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How to ditch Neon

If you're reading this you probably got a really steep bill from Neon after finding yourself on their "Scale" plan. If you do want to stay with Neon but avoid surprise bills then go to the Plans page and choose what you actually want.

If you're not using Neon's branching features, my favorite two options for alternative postgres hosts are:

1) currently offers postgres databases for $7 a month. The $7 instance is pretty weak as far as RAM and CPU, and their prices also get pretty unreasonable after that. However, this is a quick setup and cheaper alternative to Neon.

2) Self host with Digital Ocean + Docker

Note that this setup is not recommended for production data!

First, setup a droplet running Ubuntu (version 24.04). The $6 "Regular" 1GB/1CPU box is plenty for what I need.

Once you have access to the machine, you'll need to install docker. Just follow the steps here:

Then create 3 files. The first is Dockerfile. Modify the list of extensions you'll need. This file includes pgvector, cron, and postgis.

# Use the official PostgreSQL image as the base image
FROM postgres:15

# Update package lists
RUN apt-get update

# Install PostgreSQL extensions
RUN apt-get install -y --no-install-recommends \
    postgresql-contrib \
    postgresql-15-pgvector \
    postgresql-15-cron \

# Clean up
RUN rm -rf /var/lib/apt/lists/*

# Expose the PostgreSQL port
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Next create docker-compose.yml

version: '3'

      - .env
    image: selfhosted_postgres:latest
      context: .
      dockerfile: Dockerfile
    restart: always
      - 5432:5432
      - ./data/db:/var/lib/postgresql/data
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Finally create .env (don't use the same password I have here of course)

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Then, startup the server with

docker compose up -d
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Get the id of the container

docker ps
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Next, shell into the postgres container (the id for mine was 98e6fe75cd4d) and access the database:

docker exec -it 98e6fe75cd4d bash
psql -h localhost -p 5432 -U postgres
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Replace "postgres" in the psql command if you used something custom for POSTGRES_USER in the .env file.

Then use SQL commands like these to setup a database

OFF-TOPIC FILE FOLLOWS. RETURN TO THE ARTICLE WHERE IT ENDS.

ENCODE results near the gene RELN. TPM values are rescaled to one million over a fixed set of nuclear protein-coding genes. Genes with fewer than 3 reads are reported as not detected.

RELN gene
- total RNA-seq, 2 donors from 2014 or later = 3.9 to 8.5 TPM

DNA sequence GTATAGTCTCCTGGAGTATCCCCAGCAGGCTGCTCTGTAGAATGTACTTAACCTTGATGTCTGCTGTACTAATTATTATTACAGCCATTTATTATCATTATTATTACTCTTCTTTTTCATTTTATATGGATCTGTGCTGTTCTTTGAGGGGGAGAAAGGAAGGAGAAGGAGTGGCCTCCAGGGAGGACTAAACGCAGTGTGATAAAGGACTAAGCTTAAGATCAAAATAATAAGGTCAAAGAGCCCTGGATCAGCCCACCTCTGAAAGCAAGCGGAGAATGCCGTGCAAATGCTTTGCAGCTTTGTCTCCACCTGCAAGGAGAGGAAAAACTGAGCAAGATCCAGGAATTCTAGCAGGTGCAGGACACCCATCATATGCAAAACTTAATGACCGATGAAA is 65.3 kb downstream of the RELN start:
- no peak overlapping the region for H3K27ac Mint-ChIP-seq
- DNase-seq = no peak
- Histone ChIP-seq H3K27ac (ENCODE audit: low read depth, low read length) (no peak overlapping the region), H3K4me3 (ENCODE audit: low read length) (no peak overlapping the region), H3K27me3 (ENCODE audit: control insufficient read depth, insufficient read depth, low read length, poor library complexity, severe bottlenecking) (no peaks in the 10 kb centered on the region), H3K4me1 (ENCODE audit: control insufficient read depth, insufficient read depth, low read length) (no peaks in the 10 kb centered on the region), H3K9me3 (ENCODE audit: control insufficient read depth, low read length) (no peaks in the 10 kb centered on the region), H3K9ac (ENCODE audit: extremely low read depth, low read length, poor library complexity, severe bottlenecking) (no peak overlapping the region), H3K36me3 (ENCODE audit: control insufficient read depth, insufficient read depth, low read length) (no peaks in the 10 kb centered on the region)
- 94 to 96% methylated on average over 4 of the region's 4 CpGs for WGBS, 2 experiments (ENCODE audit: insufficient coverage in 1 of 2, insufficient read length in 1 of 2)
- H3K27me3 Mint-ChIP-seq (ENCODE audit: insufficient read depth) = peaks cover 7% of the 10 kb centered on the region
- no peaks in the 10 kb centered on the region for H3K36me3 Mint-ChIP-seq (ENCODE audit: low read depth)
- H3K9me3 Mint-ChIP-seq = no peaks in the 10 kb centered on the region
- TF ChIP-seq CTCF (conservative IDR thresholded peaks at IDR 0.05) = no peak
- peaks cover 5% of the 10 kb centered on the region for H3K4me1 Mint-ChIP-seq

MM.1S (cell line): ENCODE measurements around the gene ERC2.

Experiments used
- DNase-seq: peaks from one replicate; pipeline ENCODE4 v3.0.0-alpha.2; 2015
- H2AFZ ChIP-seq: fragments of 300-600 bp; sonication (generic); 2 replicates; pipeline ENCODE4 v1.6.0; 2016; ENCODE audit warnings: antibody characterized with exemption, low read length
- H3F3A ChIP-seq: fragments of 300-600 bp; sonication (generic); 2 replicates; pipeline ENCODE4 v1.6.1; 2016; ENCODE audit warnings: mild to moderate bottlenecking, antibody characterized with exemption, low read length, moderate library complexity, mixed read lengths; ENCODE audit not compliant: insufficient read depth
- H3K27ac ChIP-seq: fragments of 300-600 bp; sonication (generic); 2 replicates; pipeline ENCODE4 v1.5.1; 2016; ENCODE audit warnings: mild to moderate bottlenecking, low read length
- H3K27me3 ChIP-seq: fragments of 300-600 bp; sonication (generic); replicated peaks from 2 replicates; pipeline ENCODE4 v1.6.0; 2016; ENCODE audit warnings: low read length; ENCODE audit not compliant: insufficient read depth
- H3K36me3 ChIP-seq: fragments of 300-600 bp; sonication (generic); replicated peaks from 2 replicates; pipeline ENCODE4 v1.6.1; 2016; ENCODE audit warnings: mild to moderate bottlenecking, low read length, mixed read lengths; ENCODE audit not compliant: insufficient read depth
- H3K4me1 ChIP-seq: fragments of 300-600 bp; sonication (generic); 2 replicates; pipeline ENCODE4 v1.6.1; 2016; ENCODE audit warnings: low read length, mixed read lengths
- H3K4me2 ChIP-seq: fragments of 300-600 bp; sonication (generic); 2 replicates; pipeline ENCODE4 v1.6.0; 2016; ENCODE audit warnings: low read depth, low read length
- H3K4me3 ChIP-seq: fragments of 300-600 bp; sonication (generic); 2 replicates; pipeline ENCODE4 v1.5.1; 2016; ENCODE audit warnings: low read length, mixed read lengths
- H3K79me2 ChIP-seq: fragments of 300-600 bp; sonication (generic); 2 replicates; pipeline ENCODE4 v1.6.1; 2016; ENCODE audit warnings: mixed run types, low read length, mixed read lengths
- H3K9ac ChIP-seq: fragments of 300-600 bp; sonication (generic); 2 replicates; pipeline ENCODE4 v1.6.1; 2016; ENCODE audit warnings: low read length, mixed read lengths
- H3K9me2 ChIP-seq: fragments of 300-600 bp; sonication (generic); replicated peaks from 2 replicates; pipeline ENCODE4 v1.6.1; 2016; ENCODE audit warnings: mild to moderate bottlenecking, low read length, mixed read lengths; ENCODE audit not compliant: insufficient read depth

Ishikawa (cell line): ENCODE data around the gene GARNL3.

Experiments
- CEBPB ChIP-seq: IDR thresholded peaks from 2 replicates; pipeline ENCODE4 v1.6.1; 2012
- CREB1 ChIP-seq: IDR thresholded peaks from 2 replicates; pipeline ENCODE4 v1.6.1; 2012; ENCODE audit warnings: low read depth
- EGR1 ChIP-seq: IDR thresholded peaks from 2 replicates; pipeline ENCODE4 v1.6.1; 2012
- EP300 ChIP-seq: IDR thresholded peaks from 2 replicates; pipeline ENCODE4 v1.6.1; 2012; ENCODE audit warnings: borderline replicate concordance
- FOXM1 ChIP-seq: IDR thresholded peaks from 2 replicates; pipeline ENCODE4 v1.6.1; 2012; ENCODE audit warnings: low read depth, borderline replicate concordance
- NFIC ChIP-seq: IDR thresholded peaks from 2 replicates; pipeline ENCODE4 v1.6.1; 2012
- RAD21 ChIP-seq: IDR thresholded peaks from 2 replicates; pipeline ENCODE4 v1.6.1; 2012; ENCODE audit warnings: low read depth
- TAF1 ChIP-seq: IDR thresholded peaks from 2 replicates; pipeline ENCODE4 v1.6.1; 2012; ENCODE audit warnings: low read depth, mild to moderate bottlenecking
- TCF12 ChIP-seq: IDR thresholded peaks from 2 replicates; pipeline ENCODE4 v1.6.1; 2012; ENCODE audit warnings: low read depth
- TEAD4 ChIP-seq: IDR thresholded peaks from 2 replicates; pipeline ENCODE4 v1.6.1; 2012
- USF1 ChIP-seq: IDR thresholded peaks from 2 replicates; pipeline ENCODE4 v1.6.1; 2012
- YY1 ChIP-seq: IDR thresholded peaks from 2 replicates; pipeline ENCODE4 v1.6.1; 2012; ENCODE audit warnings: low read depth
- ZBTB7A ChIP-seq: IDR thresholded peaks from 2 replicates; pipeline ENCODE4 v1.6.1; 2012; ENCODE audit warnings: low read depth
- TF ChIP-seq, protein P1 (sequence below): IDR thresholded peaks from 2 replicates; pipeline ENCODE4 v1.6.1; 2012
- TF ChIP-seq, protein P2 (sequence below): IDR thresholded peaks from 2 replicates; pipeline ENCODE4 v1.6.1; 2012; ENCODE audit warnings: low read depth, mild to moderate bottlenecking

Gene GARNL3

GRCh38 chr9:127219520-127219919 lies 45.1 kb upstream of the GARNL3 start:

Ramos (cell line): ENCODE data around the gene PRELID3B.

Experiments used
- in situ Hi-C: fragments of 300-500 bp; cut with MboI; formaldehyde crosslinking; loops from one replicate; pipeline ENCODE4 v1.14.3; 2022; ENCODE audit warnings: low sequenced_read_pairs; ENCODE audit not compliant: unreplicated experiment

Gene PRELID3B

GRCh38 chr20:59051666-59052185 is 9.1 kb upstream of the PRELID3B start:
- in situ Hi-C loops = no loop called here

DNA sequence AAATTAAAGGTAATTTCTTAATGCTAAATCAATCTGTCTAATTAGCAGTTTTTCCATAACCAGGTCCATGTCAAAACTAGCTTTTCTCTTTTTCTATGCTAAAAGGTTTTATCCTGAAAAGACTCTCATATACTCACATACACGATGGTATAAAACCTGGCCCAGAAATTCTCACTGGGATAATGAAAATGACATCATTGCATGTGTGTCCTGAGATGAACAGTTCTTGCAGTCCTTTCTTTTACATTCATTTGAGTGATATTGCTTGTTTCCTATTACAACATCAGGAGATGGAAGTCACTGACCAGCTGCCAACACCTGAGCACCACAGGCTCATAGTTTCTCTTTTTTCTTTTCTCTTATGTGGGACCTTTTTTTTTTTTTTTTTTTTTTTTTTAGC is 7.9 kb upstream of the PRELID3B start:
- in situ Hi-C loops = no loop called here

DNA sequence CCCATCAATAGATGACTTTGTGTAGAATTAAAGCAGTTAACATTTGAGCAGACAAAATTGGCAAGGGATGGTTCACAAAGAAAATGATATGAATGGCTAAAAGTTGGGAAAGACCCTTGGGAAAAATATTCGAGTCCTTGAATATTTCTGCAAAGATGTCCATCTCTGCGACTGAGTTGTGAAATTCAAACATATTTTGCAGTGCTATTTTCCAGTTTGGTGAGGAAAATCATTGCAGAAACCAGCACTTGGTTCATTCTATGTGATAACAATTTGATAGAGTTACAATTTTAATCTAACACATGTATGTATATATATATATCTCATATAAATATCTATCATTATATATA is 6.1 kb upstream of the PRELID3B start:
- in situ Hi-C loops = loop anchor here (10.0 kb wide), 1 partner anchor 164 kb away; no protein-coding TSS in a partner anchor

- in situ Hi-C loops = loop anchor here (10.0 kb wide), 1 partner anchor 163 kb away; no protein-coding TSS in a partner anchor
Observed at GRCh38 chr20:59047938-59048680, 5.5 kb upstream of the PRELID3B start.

create database el_cheapo;
create user stingy with encrypted password 'PASSWORD';
grant all privileges on database el_cheapo to stingy;
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In the example commands above "el_cheapo" is the database name. "stingy" is the database username, and "PASSWORD" is the user's password. Avoid the SUPERUSER command if you can, I used it to avoid errors encountered by "CREATE EXTENSION" while importing data.

Finally, copy data from Neon into your database. This command runs in the same shell that you opened in the postgres container. You will also need to adjust the psql connection string to match the credentials you used when creating the database.

pg_dump NEON_CONNECTION_STRING --no-owner | psql postgresql://stingy:PASSWORD@localhost:5432/el_cheapo
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Get NEON_CONNECTION_STRING from your dashboard in Neon.

You may see a few errors like this, but I believe that they are ok to ignore: ERROR: role "neon_superuser" does not exist

Once the data import is done you can connect to the new instance, verify that all the data has been copied over correctly, and then delete your Neon databases. Don't forget to delete your account or set your Plan to free or they might keep on charging for not even having any databases!

Note that per docker-compose.yml, the database files will be stored in a "data" directory in the same folder.

Use this command to stop the database (run in same folder as docker-compose.yml):

docker compose down
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If you want to automatically backup the data then I recommend just turning on snapshots for the droplet.

Finally, sit back, relax, and enjoy the peace of knowing you won't get a stupidly high bill for your development databases.

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